String lights illuminate a small clearing wedged between the monsoon-weathered buildings of Dharavi. With lanes too narrow even for motorised carts, Dharavi might be the quietest spot in the world’s noisiest city, but here a small throng of residents are nattering like starlings. A hand-painted sign on a pushcart announces MUSEUM in the neo-Memphis split-complementary palette that seems to have saturated the design world from Milan to Cape Town of late, and now India. Under the twilight sky, white plinths display multi-coloured ceramic water-coolers and chai cups, and all that distinguishes the street from the museum are woven grass mats.
For founders Jorge Mañes Rubio and Amanda Pinatih, Design Museum Dharavi is based not on the notion of a museum as a place for codifying or preserving artefacts, but for rejuvenating the everyday. As a provocation to the Western mausoleum of dead ideas, Design Museum Dharavi presents an institutional model of knowledge as a community hub of social interaction and mutual validation. As such, the very fabric of its surroundings – the informality, nomadism, oral culture, resourcefulness, elastic sense of time, and responsive contemporaneity of its residents and makers – shapes it. By using the symbolic capital of ‘museum’ to bestow authority without a price tag, Design Museum Dharavi allows everyday talent and skills to be seen from a renewed perspective.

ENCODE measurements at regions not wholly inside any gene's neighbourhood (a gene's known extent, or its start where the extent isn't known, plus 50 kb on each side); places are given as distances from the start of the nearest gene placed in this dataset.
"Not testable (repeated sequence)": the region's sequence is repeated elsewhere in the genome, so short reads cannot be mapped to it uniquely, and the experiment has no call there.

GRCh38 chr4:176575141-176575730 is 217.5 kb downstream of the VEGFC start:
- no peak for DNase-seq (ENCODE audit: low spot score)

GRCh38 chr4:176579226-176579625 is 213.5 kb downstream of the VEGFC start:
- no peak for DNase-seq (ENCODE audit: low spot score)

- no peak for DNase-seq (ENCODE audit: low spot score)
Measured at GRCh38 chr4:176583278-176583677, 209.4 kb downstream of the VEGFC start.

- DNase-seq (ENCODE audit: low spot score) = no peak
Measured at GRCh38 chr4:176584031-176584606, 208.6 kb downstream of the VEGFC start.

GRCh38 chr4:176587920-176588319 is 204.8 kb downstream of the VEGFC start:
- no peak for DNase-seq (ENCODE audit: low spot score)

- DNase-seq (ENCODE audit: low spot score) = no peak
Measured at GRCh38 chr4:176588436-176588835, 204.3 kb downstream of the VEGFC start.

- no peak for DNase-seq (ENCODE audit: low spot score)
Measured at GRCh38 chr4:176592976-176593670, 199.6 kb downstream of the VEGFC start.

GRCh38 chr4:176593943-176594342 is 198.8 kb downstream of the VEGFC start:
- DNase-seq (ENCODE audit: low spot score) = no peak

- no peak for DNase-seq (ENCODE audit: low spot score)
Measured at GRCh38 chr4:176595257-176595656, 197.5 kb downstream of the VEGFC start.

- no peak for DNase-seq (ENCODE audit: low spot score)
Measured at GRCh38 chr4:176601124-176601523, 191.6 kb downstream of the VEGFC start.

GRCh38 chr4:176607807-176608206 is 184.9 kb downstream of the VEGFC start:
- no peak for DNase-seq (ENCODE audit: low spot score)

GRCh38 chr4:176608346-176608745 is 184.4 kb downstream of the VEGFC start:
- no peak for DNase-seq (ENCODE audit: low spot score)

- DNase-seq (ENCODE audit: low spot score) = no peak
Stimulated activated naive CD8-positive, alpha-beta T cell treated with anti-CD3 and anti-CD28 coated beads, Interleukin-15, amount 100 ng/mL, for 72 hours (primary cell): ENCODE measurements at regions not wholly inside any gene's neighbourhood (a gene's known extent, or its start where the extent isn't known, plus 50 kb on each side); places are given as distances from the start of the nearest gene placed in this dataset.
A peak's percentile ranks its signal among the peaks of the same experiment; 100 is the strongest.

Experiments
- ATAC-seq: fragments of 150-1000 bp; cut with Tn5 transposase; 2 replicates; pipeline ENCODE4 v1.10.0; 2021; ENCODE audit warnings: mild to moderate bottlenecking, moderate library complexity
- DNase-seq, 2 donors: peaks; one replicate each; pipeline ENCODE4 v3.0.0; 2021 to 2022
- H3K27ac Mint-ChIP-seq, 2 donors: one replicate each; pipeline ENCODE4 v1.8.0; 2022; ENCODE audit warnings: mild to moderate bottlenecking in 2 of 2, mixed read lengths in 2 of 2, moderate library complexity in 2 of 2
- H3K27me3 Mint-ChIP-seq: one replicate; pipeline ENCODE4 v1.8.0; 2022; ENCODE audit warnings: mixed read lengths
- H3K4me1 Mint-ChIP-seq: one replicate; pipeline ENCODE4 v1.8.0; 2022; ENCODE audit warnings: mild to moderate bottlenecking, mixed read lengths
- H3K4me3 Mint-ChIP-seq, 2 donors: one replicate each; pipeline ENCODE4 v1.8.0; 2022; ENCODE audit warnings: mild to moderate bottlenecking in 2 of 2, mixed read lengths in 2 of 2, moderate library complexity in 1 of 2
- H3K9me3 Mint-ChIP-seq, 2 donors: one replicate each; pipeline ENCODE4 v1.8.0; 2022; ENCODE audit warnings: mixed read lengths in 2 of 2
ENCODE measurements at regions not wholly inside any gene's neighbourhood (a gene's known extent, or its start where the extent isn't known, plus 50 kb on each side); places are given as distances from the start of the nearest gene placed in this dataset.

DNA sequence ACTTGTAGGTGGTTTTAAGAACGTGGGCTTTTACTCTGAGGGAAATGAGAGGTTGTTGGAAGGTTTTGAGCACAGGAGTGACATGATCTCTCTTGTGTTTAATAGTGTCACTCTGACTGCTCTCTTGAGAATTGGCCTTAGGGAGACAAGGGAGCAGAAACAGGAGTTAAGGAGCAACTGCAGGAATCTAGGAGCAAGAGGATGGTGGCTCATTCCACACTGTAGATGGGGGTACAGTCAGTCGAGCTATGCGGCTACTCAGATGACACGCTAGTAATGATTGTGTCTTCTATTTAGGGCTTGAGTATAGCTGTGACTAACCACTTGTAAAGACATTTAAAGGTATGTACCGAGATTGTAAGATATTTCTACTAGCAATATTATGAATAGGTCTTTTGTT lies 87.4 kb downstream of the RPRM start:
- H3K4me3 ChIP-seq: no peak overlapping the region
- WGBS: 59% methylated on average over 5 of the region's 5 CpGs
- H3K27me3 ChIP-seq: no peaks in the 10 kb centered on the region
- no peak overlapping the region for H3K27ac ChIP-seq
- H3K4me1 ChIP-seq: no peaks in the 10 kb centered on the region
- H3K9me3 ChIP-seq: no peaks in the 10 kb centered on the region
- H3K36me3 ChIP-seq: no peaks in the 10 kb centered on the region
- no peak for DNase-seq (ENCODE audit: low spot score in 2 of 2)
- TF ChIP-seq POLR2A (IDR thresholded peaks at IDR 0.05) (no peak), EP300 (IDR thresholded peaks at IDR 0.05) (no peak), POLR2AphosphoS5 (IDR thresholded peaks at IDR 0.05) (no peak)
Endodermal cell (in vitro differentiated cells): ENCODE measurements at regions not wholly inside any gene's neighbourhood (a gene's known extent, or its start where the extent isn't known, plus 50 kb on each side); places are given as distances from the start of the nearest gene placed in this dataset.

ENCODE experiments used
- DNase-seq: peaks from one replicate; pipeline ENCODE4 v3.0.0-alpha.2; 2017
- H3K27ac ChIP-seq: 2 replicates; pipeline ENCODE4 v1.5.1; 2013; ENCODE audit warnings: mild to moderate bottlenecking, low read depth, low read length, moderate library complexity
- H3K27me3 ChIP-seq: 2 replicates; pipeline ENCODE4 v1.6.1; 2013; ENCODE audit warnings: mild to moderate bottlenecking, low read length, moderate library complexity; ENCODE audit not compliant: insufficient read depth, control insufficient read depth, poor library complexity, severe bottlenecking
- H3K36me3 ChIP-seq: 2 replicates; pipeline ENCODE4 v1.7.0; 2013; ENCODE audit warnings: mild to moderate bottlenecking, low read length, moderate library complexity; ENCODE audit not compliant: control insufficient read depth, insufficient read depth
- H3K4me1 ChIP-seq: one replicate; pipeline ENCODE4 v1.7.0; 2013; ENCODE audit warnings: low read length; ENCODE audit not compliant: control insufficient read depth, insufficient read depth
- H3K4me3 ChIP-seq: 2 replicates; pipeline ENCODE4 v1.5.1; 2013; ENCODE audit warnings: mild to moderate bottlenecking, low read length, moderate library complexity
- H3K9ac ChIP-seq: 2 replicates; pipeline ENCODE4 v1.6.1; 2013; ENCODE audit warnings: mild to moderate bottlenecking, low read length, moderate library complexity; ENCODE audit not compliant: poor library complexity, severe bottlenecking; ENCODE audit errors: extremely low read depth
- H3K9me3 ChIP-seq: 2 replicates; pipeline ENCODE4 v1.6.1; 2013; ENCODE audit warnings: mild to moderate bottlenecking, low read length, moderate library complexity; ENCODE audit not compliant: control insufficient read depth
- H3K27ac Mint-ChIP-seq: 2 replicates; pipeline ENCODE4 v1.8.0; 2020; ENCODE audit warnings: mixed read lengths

The idea for this museum came to Rubio, an Amsterdam-based Spanish artist and designer, while assisting on a Droog research project with photographer Bas Princen in 2011. During the project, he met Matias Echanove and Rahul Srivastava of URBZ experimental urban research collective, who then became consultants. Joining forces with Pinatih, a Dutch art historian and curator, the concept was born. Locals like community networker Shyam Kanle and typographer Kruti Saraiya were also integral to actualising the project. Social relations were crucial. “The process that culminates in the exhibition is the most important thing, not necessarily the result or exhibition itself, but rather the whole collaboration with the makers of Dharavi”, explains Pinatih.
While the act of Western designers going into a community in an underdeveloped country is fraught with political and social issues, Saraiya said that her own stereotypes of these sorts of projects were challenged by working with Pinatih and Rubio. Saraiya was speaking at an Amsterdam symposium that reflected on this. A catalogue and toolkit sharing the lessons and insights gained during the development process was also launched. Challenging rhetorical questions about the real impact of what design can do, kept the debate raging-on long past closing time. Perhaps we are asking too much of design, though, and using a critique of its limitations as a way to avoid talking about the actual issues. As the URBZ team pointed out, based on years of grassroots, on-the-ground experience, it is not about redesigning but about exposing existing patterns. Users are very good at shaping their own space, something also too easily forgotten in Europe.